You can be a part of preventing their decline by planting milkweed in your garden. It will self-sow and return the following year from seeds dropped from maturing plants. Master Gardeners have planted drifts of it throughout the Victoria Educational Gardens.

Passion vine

Another host and nectar plant, the passion vine (passiflora incarnata) winds across the fence that hides the Secret Garden in Victoria Educational Gardens. It provides for the entire life cycle of the Gulf fritillary and zebra longwing.

They lay eggs, hatch, eat, form chrysalises and hatch on the passion vine. Even though their caterpillars feed voraciously, the vine will grow right back and continue blooming.

Turk's cap

A bed of Turk's cap (malvaviscus arboreus) thrives next to the passion vine at Victoria Educational Gardens.

It invites both hummingbirds and butterflies. The Gulf fritillary, black swallowtail and painted lady are often seen gathering nectar. Lovely yellow sulphurs are frequent visitors.

Gregg's mistflower

Gregg's mistflower (Eupatorium greggii) grows just outside the butterfly house in Victoria Educational Gardens. It lies beyond the gate leading into the Secret Garden. Because developing butterflies have many enemies, Master Gardeners frequently transfer caterpillars into this protected structure. Parsley, milkweed and passion vine are grown in pots and provide necessary food. Once the metamorphosis is finished, butterflies are released through the hinged roof.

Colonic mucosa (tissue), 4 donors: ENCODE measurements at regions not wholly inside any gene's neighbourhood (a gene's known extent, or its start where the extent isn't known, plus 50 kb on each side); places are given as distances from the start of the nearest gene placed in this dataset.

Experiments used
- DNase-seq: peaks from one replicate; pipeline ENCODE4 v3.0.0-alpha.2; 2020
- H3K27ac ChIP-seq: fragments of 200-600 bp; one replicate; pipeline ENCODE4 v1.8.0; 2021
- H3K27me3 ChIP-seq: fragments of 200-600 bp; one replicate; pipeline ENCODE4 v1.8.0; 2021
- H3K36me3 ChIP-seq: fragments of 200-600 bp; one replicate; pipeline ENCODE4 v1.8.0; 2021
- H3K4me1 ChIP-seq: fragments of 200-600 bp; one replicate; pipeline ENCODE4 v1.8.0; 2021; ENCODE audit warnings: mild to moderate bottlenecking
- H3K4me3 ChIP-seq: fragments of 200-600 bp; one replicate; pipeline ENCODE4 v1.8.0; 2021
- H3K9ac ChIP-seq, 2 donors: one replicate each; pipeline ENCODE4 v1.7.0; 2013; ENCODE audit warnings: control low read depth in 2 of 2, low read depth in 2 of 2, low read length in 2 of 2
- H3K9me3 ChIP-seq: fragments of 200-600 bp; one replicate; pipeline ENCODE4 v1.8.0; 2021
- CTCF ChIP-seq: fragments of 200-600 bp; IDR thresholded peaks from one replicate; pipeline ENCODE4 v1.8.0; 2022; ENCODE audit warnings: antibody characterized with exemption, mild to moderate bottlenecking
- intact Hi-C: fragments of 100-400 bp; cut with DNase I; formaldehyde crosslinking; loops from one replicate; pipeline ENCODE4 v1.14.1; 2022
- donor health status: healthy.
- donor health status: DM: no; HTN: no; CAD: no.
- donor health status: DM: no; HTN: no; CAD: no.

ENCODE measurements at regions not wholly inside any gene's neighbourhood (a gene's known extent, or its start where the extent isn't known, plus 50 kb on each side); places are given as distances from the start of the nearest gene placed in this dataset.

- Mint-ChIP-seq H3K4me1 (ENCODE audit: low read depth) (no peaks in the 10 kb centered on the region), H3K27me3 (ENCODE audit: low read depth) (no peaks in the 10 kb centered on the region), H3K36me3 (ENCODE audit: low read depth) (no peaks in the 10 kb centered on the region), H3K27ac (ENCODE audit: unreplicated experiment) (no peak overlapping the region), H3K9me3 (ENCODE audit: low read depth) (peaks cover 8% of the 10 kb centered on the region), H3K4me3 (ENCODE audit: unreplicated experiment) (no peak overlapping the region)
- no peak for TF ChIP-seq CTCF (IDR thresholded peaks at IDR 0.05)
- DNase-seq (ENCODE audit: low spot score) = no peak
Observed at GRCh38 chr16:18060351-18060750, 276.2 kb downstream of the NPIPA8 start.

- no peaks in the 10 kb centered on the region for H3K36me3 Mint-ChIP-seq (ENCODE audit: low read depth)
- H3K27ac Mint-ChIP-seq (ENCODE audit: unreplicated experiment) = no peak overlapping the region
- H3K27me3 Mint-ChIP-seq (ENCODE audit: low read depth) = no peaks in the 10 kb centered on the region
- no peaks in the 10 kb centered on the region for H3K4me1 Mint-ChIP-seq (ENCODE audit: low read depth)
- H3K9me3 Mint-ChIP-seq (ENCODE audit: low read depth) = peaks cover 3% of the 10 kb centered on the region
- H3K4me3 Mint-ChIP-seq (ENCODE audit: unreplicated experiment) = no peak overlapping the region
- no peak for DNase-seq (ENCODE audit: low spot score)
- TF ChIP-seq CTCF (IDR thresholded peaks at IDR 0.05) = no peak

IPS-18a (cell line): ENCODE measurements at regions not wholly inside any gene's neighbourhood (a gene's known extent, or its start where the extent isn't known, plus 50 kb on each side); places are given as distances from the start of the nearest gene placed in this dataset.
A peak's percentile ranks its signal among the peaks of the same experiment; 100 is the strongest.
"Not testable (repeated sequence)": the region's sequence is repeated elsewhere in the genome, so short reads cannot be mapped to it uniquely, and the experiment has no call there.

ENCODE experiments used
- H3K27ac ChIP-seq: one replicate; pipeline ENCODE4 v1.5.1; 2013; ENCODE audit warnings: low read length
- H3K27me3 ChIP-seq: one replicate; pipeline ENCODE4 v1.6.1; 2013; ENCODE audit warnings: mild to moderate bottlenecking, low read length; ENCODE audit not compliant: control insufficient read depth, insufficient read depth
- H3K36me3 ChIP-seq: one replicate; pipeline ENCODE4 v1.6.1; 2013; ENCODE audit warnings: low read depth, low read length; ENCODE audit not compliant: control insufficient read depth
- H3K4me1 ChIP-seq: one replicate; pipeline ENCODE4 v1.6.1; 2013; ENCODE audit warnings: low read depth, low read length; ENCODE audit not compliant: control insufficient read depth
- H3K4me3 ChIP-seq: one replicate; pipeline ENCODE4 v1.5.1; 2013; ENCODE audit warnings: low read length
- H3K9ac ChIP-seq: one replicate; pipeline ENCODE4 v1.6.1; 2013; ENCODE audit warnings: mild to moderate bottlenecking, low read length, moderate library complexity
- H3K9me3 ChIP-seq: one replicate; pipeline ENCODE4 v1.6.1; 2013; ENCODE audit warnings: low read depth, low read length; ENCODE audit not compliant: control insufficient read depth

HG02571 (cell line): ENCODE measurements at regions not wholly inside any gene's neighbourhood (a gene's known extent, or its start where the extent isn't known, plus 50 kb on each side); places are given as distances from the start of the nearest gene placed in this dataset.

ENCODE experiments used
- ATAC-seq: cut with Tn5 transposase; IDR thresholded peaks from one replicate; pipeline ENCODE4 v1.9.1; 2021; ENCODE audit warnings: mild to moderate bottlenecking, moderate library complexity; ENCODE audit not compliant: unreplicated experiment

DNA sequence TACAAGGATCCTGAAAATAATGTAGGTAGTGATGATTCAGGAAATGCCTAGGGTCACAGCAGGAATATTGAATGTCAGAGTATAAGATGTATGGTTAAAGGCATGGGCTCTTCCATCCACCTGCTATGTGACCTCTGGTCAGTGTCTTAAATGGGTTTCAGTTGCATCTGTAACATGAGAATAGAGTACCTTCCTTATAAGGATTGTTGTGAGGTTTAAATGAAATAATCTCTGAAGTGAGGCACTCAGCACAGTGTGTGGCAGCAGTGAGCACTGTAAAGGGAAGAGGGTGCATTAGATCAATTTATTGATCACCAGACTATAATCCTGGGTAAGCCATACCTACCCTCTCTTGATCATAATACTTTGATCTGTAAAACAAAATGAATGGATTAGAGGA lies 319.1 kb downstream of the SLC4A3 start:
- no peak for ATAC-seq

A Texas native, Gregg's mistflower sports clusters of light blue, fuzzy flowers that are so thick they seem like mist. It is almost impossible to count the numerous species of butterflies that hover above it.

It is an aggressive grower but is easily contained by thinning. There are other species of mistflower, but Gregg's blooms for a longer period and is the preferred choice for a home garden.

Herbs attract black swallowtails

In the vegetable garden, dill, fennel and parsley serve as host plants for the black swallowtail. You may find gorgeous black and yellow caterpillars munching happily. Although gardeners don't like to see insects eating their crops, identifying a caterpillar will prevent the destruction of something destined to become a beautiful butterfly.

Other plant choices

Butterflies like short-tubed plants that produce rich nectar. Verbena and lantana are hard to beat for attraction to butterflies and ease of growth. Others are phlox, purple coneflower, penta, fall aster and duranta. These are planted throughout the gardens to attract the many species of local butterflies.

If you don't have room for a garden, consider planting several pots of flowers and placing them at the edge of your porch or patio. Or simply visit Victoria Educational Gardens, stay for a while and enjoy the butterfly show.

The Gardeners' Dirt is written by members of the Victoria County Master Gardener Association, an educational outreach of Texas AgriLife Extension - Victoria County. Mail your questions in care of the Advocate, P.O. Box 1518, Victoria, TX 77901; or vcmga@vicad.com, or comment on this column at VictoriaAdvocate.com.